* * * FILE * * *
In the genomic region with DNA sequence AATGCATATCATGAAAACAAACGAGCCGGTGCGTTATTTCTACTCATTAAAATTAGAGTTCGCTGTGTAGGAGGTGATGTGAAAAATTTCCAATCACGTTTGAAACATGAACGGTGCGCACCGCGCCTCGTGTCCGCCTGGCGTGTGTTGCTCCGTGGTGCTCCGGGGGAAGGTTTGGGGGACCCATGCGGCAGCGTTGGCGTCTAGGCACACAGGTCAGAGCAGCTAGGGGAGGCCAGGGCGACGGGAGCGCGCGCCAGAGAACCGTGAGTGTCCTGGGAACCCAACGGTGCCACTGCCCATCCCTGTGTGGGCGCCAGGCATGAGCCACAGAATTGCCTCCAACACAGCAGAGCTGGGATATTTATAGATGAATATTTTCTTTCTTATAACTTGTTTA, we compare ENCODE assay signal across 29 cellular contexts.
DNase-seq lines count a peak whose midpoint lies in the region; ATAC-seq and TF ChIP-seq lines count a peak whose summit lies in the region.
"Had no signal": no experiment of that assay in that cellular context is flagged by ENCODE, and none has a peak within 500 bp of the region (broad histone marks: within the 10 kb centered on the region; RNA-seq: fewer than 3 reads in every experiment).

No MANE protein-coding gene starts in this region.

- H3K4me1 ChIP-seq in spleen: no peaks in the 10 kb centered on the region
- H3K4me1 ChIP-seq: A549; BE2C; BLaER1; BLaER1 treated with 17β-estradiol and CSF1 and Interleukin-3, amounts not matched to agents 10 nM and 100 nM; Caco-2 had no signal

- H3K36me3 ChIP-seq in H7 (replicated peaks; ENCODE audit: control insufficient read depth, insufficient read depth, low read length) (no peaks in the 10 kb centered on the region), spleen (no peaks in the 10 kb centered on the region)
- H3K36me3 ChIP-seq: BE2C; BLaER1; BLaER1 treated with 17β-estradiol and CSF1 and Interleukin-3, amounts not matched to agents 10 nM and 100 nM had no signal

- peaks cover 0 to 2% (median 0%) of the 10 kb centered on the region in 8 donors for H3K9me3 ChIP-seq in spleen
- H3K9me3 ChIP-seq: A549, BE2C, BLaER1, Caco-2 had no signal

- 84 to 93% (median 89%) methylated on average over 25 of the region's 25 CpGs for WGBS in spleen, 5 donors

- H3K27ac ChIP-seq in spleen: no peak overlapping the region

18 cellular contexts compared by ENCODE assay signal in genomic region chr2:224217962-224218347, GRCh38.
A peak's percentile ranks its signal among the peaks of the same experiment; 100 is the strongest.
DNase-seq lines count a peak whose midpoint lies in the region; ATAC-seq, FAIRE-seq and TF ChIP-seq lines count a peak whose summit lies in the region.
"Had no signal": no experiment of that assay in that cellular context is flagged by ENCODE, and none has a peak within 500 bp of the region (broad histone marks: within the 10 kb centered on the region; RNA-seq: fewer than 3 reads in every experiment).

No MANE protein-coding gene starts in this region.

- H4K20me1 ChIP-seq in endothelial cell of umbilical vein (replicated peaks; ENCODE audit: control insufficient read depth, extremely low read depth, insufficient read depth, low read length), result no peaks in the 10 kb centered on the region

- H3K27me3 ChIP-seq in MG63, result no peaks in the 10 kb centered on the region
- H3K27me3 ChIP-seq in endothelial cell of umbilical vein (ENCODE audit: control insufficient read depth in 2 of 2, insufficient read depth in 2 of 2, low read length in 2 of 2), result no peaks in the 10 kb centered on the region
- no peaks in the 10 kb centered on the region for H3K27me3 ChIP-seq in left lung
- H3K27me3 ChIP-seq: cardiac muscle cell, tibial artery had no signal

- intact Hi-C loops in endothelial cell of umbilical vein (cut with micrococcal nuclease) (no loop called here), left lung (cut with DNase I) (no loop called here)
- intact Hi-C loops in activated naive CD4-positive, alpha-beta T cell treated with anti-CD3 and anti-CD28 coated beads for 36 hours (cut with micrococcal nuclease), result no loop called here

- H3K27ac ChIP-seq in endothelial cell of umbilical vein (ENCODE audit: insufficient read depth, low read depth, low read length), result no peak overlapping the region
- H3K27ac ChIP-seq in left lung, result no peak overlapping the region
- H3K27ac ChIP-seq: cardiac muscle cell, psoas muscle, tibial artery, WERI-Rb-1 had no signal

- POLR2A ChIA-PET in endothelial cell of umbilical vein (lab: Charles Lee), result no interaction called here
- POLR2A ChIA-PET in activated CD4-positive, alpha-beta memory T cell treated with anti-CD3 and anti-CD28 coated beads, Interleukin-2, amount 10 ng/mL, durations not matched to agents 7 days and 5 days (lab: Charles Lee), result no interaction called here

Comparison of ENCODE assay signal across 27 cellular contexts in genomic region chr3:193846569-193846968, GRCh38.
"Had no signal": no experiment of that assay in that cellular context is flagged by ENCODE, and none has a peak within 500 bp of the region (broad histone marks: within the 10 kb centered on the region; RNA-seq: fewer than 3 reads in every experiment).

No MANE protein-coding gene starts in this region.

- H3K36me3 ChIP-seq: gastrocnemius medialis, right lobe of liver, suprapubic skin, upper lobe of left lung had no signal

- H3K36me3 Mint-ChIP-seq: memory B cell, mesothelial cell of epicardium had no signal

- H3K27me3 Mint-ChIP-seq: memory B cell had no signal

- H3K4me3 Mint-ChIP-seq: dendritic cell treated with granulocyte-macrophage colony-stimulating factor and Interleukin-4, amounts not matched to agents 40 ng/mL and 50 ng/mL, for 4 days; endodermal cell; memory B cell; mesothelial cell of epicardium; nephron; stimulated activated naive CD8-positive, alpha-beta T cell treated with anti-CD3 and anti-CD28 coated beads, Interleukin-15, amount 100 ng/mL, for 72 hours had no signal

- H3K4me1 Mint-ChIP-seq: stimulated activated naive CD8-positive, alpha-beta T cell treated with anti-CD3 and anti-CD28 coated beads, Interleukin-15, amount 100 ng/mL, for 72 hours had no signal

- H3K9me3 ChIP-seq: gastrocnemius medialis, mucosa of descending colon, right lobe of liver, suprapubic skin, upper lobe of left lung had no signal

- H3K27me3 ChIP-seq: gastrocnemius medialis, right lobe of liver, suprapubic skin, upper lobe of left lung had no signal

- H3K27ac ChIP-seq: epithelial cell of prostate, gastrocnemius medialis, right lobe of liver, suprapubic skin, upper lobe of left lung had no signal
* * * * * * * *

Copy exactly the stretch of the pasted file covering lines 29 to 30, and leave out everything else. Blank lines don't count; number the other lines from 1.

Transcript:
- POLR2A ChIA-PET in activated CD4-positive, alpha-beta memory T cell treated with anti-CD3 and anti-CD28 coated beads, Interleukin-2, amount 10 ng/mL, durations not matched to agents 7 days and 5 days (lab: Charles Lee), result no interaction called here

Comparison of ENCODE assay signal across 27 cellular contexts in genomic region chr3:193846569-193846968, GRCh38.